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Luetkemeyer Urges Reconsideration of CECL Rule

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Washington, December 11, 2018 | comments

Congressman Blaine Luetkemeyer (MO-03), Chairman of the Subcommittee on Financial Institutions and Consumer Credit, delivered the following opening statement at a hearing entitled “Assessing the Impact of FASB’s Current Expected Credit Loss (CECL) Accounting Standard on Financial Institutions and the Economy.”

There has been much conversation over how to best calculate expected credit losses for financial firms.  That conversation has taken place at the Financial Accounting Standards Board and in financial institutions of all sizes across the nation. 

It has also been discussed in the halls of Congress.  Several months ago, I co-hosted a roundtable discussion with several members of the Financial Services Committee, regulators and stakeholders to discuss FASB’s Current Expected Credit Loss, or CECL, standard.  FASB leadership later commented to the press that the meeting had been contentious.  That was an accurate statement; the meeting was contentious because this is an important issue, and one that could have serious implications for our economy.  It deserves our full attention.

The final CECL standard, set to be implemented in the coming years, represents, in my judgement, the most significant accounting change to the banking industry in decades.  Under this new standard, institutions will recognize the expected lifetime losses at the time a loan or other financial product is recorded.

This rule has been done under the guise of investor protection yet applies to every single financial institution in the nation regardless of whether they are publicly traded or privately held.  If the purpose of CECL is to protect shareholders, it’s my opinion that private firms, particularly community banks, should be exempt from this rule altogether.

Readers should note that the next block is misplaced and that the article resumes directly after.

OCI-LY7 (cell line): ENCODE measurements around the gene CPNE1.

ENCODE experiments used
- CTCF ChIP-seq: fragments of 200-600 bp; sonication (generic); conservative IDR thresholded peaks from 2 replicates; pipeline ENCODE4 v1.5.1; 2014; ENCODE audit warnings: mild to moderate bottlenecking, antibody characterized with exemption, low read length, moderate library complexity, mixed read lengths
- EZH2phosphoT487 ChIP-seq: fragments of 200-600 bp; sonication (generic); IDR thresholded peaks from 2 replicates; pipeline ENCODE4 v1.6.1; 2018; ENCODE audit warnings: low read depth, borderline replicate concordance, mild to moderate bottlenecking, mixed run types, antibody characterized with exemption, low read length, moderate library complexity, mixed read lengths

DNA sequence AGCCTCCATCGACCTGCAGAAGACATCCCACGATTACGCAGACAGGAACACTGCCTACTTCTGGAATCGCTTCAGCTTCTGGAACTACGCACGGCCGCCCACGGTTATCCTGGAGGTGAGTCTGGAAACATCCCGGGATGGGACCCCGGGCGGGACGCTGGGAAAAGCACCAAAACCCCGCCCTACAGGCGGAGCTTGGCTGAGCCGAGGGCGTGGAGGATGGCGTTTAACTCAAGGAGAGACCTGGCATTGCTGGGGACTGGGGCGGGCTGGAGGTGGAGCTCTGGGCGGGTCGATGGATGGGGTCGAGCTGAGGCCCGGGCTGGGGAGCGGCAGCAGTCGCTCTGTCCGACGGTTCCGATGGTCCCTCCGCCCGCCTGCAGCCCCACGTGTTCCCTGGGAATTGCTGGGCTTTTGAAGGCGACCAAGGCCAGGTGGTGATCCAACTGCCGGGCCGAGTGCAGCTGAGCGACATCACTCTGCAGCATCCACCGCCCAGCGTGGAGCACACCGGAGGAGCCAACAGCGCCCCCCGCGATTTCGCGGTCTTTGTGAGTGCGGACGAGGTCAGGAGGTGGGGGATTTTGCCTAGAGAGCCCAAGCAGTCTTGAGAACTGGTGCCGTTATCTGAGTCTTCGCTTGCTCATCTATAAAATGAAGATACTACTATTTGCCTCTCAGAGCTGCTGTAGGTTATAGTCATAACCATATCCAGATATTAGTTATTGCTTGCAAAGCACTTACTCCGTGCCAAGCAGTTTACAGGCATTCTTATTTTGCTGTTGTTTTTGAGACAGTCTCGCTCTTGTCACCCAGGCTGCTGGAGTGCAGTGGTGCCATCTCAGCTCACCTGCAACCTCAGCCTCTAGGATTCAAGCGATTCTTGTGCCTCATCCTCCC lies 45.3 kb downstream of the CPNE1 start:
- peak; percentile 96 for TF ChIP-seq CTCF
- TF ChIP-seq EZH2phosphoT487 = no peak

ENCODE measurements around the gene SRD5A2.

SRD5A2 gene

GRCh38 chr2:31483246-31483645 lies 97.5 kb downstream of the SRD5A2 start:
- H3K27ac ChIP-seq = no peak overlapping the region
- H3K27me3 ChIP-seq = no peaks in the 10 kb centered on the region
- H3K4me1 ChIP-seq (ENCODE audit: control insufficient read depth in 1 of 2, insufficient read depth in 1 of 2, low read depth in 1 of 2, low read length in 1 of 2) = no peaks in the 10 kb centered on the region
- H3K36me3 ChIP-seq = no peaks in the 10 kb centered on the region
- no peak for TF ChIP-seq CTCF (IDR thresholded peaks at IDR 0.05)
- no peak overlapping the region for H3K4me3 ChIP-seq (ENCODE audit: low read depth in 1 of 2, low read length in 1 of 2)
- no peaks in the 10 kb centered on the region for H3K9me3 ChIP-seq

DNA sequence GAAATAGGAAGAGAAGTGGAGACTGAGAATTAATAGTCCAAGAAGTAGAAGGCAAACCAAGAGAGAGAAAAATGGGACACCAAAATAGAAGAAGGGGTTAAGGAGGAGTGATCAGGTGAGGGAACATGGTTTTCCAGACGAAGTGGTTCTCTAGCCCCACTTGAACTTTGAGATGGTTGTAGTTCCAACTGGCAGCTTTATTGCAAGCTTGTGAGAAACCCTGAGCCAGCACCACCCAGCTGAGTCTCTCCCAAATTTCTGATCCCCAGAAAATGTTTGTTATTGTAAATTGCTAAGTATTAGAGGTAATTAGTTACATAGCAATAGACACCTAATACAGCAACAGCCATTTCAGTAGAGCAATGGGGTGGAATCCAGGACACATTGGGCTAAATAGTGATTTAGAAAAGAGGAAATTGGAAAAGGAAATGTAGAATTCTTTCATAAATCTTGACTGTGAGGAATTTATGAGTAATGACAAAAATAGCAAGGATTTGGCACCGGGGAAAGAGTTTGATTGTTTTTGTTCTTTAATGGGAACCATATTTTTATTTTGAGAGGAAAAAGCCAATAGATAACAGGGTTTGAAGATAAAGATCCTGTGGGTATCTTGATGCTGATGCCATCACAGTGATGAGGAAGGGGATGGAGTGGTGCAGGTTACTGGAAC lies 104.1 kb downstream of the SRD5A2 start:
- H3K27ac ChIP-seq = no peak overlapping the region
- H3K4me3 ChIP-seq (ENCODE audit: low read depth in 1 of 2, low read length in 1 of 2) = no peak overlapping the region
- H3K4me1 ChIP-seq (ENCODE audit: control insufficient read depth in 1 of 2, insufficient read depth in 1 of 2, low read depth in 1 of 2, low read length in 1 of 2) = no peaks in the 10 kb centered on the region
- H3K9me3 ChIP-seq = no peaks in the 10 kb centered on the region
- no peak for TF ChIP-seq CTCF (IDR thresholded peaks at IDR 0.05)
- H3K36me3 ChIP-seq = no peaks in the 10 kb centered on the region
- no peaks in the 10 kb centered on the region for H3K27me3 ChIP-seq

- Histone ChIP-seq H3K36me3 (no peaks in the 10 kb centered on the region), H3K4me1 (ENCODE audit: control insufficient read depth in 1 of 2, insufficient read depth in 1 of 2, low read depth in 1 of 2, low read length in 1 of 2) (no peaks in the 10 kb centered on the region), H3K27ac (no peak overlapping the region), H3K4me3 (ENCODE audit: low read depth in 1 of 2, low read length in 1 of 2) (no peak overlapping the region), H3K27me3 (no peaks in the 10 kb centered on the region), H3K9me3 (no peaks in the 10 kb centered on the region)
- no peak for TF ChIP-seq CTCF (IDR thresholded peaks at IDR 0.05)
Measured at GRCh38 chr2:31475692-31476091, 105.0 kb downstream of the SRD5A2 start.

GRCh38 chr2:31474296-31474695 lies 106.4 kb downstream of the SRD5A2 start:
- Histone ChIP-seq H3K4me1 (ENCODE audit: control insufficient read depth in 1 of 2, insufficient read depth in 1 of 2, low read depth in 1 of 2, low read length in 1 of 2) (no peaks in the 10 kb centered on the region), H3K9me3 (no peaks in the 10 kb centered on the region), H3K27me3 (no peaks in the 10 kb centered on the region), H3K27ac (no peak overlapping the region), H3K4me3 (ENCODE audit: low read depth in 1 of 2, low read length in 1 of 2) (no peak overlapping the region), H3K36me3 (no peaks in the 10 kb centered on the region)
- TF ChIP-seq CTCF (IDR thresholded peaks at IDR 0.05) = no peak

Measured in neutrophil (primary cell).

For publicly traded firms, FASB should amend the final rule so that it appropriately takes into consideration existing bank capital regimes which already require institutions to hold capital against expected losses. 

Ultimately, we need a rule and enforcement mechanism that reflects the realities of banking.  We also need processes in place that offer greater clarity and collaboration.

Since our roundtable, FASB has indicated a willingness to work with Congress and with stakeholders to make changes to the final standard.  Some of the suggestions will be highlighted today by our panelists.  I hope FASB’s willingness is sincere, and I encourage the Board to take into account any and all alternative proposals discussed. 

I also want to encourage the federal financial regulators to consider the dramatic challenges that will result from implementation of this standard, and to have their examiners exercise pragmatism and sensibility as banks and credit unions work toward compliance.

We have a very distinguished panel of witnesses with us today and we thank them for appearing.                                                                  


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